Despite all the gloom and doom, what can we do to financially protect us from this damaging secular trend?

My answer? Invest in stocks that will benefit from the changing demographics. 

Here are some sectors that you can consider to ‘hedge’ yourselves against it:


With an older population, the need for healthcare services will increase. Businesses providing medical centers, hospitals, treatment facilities and chain of clinics will benefit in the long term. Stocks to consider: Raffles Medical, Thomson Medical & TalkMed Group.

Healthcare equipment & accessories

Increase in demand for equipment & accessories such as surgical gloves, medical devices and laboratory instruments. Stocks to consider: Top Glove Corp, Techcomp Holdings & Vicplas International.

Injection Molding & Precision Assembly businesses with exposure in the healthcare sector

These are businesses that serve healthcare equipment manufacturers and suppliers. Most of these companies do not only serve healthcare sector but consumer IT and industrial machinery sectors as well. Investing in these companies can be a diversified option if you’re adverse to putting all eggs in a basket. Stocks to consider: Sunningdale Tech,

Aged care facilities

With an ageing population, the demand for aged care services will increase. Stocks to consider: SPH ( Owns Orange Valley via Invest Healthcare) & First REIT.

  • ParkwayLife REIT – Owns a nursing home operator however its assets are located in Japan, if there are plans in future to operate in Singapore, this can be considered too.


Specifically, businesses selling topical analgesic products such as ointments, muscle rubs, arthritis rubs, joint rubs etc. Stock to consider: Haw Par Corp.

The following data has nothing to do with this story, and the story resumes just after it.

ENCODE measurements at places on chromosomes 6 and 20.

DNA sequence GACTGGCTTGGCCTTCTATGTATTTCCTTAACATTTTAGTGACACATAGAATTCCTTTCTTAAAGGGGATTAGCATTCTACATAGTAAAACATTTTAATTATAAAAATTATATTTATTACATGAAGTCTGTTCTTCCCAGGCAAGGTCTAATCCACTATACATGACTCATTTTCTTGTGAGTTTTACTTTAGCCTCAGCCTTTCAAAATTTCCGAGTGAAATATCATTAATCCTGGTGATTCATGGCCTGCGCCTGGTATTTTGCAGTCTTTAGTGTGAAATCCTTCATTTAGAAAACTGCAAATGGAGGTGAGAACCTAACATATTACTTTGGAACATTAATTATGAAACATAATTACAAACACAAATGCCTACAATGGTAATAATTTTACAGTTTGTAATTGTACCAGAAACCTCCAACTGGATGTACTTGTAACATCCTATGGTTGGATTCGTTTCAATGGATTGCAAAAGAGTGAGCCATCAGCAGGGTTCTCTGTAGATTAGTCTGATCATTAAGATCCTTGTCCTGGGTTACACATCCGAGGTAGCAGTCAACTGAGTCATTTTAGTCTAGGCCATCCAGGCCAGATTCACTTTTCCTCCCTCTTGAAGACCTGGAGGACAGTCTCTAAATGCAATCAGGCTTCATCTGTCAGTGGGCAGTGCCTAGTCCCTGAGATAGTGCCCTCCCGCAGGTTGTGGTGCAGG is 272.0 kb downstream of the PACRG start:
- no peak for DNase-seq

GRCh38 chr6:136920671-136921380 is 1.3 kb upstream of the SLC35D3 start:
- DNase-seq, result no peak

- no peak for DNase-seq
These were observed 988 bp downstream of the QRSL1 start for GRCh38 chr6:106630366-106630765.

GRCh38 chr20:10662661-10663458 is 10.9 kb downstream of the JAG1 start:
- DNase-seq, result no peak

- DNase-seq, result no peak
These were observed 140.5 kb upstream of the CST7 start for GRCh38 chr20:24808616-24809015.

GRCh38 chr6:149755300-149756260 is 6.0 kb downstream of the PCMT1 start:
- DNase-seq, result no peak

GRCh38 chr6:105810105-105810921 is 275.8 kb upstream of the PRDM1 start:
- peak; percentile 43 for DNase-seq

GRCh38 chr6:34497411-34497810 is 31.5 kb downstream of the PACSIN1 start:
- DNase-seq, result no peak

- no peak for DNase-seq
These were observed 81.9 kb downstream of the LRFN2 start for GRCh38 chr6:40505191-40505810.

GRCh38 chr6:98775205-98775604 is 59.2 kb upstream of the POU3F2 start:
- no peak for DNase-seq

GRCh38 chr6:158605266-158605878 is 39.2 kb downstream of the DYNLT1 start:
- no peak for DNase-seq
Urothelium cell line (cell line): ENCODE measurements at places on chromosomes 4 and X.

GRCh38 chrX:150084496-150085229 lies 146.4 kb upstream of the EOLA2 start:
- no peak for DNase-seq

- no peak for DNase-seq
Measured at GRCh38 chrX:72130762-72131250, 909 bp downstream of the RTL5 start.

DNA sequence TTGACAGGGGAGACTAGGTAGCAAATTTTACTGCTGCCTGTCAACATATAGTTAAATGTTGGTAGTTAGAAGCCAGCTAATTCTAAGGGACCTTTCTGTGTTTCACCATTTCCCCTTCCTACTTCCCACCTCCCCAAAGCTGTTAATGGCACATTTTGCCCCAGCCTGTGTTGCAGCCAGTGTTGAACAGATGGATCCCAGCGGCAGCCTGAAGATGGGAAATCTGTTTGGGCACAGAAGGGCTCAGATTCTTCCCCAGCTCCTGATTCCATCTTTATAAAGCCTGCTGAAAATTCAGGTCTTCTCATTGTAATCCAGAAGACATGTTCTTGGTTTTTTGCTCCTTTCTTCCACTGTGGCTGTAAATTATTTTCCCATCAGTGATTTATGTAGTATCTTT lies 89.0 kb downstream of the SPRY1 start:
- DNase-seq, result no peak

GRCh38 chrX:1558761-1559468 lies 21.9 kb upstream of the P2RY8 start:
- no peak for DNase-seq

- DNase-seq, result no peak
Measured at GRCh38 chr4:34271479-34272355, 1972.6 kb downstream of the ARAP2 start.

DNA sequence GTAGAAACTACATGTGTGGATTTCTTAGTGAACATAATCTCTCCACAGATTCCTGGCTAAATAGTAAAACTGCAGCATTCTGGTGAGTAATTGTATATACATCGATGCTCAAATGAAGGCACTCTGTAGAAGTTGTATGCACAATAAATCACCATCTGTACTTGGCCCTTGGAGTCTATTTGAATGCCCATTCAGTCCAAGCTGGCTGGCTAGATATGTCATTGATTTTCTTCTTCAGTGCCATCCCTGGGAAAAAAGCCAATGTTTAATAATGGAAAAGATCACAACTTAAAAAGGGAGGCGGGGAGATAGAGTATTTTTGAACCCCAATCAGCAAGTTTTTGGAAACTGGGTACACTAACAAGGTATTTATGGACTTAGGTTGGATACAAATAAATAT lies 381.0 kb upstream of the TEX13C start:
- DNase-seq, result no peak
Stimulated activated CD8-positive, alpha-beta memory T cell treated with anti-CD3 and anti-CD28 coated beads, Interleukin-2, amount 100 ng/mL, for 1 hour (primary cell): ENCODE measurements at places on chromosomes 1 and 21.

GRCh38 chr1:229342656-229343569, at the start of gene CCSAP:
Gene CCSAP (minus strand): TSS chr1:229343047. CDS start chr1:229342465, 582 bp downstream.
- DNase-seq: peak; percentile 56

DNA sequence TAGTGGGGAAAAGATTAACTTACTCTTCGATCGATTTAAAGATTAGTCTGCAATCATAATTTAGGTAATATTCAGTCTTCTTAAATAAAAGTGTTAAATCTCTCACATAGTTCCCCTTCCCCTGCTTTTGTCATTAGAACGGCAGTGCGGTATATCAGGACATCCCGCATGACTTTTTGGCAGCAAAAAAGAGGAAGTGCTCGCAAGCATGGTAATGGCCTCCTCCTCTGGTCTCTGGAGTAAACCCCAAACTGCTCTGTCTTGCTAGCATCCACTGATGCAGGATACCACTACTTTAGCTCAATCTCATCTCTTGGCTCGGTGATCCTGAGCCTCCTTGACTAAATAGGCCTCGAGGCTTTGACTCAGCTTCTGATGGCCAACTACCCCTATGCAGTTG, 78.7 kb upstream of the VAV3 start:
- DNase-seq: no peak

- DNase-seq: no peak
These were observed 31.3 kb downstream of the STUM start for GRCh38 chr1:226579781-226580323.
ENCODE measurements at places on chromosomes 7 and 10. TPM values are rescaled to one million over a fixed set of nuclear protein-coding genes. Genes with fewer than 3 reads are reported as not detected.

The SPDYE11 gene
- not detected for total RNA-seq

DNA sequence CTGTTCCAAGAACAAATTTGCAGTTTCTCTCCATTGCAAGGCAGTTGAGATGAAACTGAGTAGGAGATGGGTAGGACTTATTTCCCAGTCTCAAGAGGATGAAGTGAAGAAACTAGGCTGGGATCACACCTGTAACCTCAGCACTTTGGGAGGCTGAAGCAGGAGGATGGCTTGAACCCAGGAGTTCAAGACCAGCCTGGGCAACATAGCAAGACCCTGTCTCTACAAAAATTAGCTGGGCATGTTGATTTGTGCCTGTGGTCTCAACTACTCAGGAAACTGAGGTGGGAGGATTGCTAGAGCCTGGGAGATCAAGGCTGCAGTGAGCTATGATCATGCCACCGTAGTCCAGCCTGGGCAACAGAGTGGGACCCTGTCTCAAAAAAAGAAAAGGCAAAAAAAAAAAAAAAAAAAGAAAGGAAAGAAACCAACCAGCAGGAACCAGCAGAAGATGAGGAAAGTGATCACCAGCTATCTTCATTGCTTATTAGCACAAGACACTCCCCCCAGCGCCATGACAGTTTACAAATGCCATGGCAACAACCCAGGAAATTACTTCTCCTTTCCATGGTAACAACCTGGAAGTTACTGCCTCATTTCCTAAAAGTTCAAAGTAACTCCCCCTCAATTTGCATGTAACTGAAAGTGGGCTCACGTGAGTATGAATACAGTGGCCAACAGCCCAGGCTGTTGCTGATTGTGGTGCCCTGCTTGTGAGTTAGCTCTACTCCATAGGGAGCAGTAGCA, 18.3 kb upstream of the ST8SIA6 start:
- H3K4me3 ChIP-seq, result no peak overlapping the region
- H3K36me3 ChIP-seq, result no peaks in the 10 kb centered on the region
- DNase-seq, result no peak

Artificial intelligence, Automation & Robotics

This is a relatively new industry which I foresee to replace labour intensive jobs such as manufacturing and construction. With a declining labour force and a shortage of workers, companies will turn to automation and robotics to maintain high levels of productivity to remain competitive. Currently, we have not had an SGX listed company in this industry however some of our local SMEs are already embracing the technology to stay ahead in the market, keep a look out for one as this will be game-changing.

Top 20 Deep Value (1)


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You should seek advice from a financial adviser regarding the suitability of the investment products mentioned, taking into account your specific investment objectives, financial situation or particular needs, before making a commitment to purchase the investment product. In the event that you choose not to obtain advice from a financial adviser, you should assess and consider whether the investment product is suitable for you before proceeding to invest.

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Categories Singapore stocks